China perseveres in COVID shot mRNA development amid Omicron and trade uncertainty

People line up to take a throat swab test at a temporary COVID-19 testing center as the coronavirus disease (COVID-19) continues in Beijing, China January 26, 2022. REUTERS/Thomas Peter

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BEIJING/SHANGHAI, Feb 28 (Reuters) – China has spent more than a year developing Pfizer-like COVID-19 vaccines that could even help it emerge from strict “zero-COVID” restrictions, but a growing market mutation and the Omicron variant have confusing prospects even before the efficacy data have been published.

Still, China is unlikely to join the majority of countries in approving foreign-made vaccines based on messenger RNA (mRNA) technology before making its own, experts said, although a slowing of the vaccination campaign at home and in some other countries and an improvement in the supply of approved vaccines the vaccines have raised questions of sustainability.

“If they (China) use mRNA vaccines, they will produce them themselves rather than take them from outside. It’s a matter of national pride and also vaccine diplomacy,” said Jaya Dantas, professor of international health at the Curtin School of Population Health. in Australia.

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About 87% of China’s 1.4 billion people are fully vaccinated and nearly 40% have received boosters – all injections without mRNA. Along with a policy of strictly containing every local outbreak, China has prevented any major outbreaks of the virus. However, the effectiveness of the vaccination regimen against Omicron is unclear.

Pre-Omicron human trials showed that mRNA injections from US-German duo Pfizer Inc (PFE.N) and BioNTech SE as well as US biotech Moderna Inc (MRNA.O) prevented symptomatic cases better than injections most used mRNA-free Chinese strains – although studies indicate that the pair need boosters to bolster Omicron’s defenses.

China has not approved the use of these or any other foreign vaccines, instead relying on local vaccines.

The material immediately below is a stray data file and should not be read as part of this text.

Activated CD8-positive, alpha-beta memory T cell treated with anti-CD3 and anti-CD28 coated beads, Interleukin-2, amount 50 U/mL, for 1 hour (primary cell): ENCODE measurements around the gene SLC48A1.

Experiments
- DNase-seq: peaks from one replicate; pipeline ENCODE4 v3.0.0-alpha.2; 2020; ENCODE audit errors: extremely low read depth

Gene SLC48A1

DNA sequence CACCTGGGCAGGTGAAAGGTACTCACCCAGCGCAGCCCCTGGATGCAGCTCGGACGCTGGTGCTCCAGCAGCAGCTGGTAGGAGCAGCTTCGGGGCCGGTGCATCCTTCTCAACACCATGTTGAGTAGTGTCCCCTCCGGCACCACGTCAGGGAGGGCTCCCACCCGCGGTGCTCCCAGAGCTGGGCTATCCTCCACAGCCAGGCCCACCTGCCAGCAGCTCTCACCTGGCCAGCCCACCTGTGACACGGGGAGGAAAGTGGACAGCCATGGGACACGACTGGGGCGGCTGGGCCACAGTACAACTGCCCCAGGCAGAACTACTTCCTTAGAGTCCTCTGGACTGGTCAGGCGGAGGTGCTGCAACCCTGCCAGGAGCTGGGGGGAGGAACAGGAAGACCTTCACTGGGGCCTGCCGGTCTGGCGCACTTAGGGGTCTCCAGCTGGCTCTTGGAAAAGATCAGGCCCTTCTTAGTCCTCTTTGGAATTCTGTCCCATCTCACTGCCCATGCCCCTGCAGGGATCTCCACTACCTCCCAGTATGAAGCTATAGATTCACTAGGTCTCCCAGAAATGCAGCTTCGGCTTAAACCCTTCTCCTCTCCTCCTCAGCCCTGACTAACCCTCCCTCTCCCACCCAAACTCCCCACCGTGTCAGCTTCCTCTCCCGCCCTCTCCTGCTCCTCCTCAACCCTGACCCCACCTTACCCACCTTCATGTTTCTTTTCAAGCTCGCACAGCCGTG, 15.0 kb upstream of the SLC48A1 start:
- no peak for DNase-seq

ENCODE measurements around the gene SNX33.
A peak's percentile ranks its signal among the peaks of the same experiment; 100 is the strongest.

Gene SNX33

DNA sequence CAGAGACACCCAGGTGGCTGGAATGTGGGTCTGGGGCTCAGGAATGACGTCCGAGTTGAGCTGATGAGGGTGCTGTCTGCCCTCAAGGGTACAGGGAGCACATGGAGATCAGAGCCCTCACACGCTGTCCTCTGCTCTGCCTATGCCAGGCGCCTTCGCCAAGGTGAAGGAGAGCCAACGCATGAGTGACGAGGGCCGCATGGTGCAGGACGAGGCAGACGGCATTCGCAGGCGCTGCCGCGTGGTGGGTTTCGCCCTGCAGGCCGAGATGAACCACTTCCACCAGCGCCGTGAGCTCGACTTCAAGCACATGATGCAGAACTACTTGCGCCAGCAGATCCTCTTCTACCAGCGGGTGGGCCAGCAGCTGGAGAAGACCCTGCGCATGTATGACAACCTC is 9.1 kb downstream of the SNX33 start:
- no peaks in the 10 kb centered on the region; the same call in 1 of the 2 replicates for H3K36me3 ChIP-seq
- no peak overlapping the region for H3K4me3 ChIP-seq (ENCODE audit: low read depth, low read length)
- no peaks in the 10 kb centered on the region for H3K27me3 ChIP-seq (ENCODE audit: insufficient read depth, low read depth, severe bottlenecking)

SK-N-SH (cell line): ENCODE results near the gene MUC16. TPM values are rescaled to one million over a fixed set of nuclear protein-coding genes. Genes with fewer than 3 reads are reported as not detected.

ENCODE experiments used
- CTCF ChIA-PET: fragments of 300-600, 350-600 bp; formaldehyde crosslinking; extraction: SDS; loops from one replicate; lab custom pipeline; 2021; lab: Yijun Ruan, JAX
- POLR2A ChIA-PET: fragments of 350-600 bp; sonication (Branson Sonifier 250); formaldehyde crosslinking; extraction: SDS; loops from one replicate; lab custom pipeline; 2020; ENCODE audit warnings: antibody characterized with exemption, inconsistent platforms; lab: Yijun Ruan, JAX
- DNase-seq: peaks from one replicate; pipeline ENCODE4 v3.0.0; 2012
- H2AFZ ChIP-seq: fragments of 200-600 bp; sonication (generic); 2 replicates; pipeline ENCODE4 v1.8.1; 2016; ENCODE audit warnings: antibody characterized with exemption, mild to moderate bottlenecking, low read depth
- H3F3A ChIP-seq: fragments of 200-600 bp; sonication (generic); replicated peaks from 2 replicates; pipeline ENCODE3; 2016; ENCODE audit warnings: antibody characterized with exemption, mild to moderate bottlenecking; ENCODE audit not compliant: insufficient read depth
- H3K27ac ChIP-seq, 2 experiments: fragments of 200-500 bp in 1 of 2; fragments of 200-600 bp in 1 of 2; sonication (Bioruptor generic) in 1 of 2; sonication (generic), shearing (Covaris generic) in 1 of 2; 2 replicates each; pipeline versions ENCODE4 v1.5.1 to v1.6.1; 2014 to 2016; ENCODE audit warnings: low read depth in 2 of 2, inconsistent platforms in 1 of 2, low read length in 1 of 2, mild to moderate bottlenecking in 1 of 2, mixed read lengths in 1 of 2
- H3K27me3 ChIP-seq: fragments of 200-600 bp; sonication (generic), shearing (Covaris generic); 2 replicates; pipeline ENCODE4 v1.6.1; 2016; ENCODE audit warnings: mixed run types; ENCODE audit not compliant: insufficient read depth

“For what appears to be political reasons, Chinese authorities have so far insisted on using domestically developed alternatives, and this has forced them to lean even further into this lockdown and quarantine approach towards zero-COVID,” a senior China analyst said. Michael Hirson of Eurasia Group.

“I think a more open approach to vaccines would give them more flexibility and in terms of how they do containment with a less disruptive impact on the economy.”

The National Health Commission did not respond to questions from Reuters about foreign mRNA vaccine approvals.


Experts said the success of its own mRNA technology will not just expand its national portfolio of COVID-19 vaccines, it will also open up the development of more innovative vaccines.

China approved human tests for its mRNA candidates in June 2020, and there are several in different stages of development. Read more

Only ARCoV – co-developed by the Academy of Military Medical Sciences, Suzhou Abogen Biosciences Co Ltd and Walvax Biotechnology Co Ltd (300142.SZ) – has begun phase III clinical trials, or large-scale tests in which scientists study the quality of the vaccine reduces the risk of COVID-19 disease and death.

A laboratory study found that Omicron could significantly weaken the neutralizing activity of ARCoV at two doses, although animal testing showed that a boost could induce antibody production. Read more

As Omicron threatens to complicate development, a high vaccination rate and an expanding recall campaign are driving China’s COVID-19 vaccine market to intensify. Additionally, it is unclear whether authorities will allow additional doses for people who have already received a booster shot.

“As the domestic market is shrinking, all Chinese COVID shot makers need to expand their business through export,” said Zhao Bing, an analyst at China Renaissance Securities.

Some Chinese mRNA candidates require less stringent storage temperatures than vaccines from overseas competitors, but they have yet to show significant advantages in manufacturing costs or storage conditions over rival vaccines without mRNA, Zhao said.

Still, going through the COVID-19 mRNA vaccine development process is crucial for the Chinese pharmaceutical industry whether or not a vaccine is approved, as mRNA-based technology could accelerate the development of new medical products. to prevent or treat various infectious diseases and cancers, experts said.

“The mRNA-based technology platform itself is like a rocket launch process,” said Nomura analyst Zhang Jialin.

“The COVID vaccine is actually a satellite carried by the rocket, and if the rocket engineering system is built, other types of satellites may be (carried) in the future.”

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Reporting by Roxanne Liu in Beijing and David Stanway in Shanghai; Additional reporting by Bryan Dent Wood in Hong Kong; Editing by Miyoung Kim and Christopher Cushing

Our standards: The Thomson Reuters Trust Principles.

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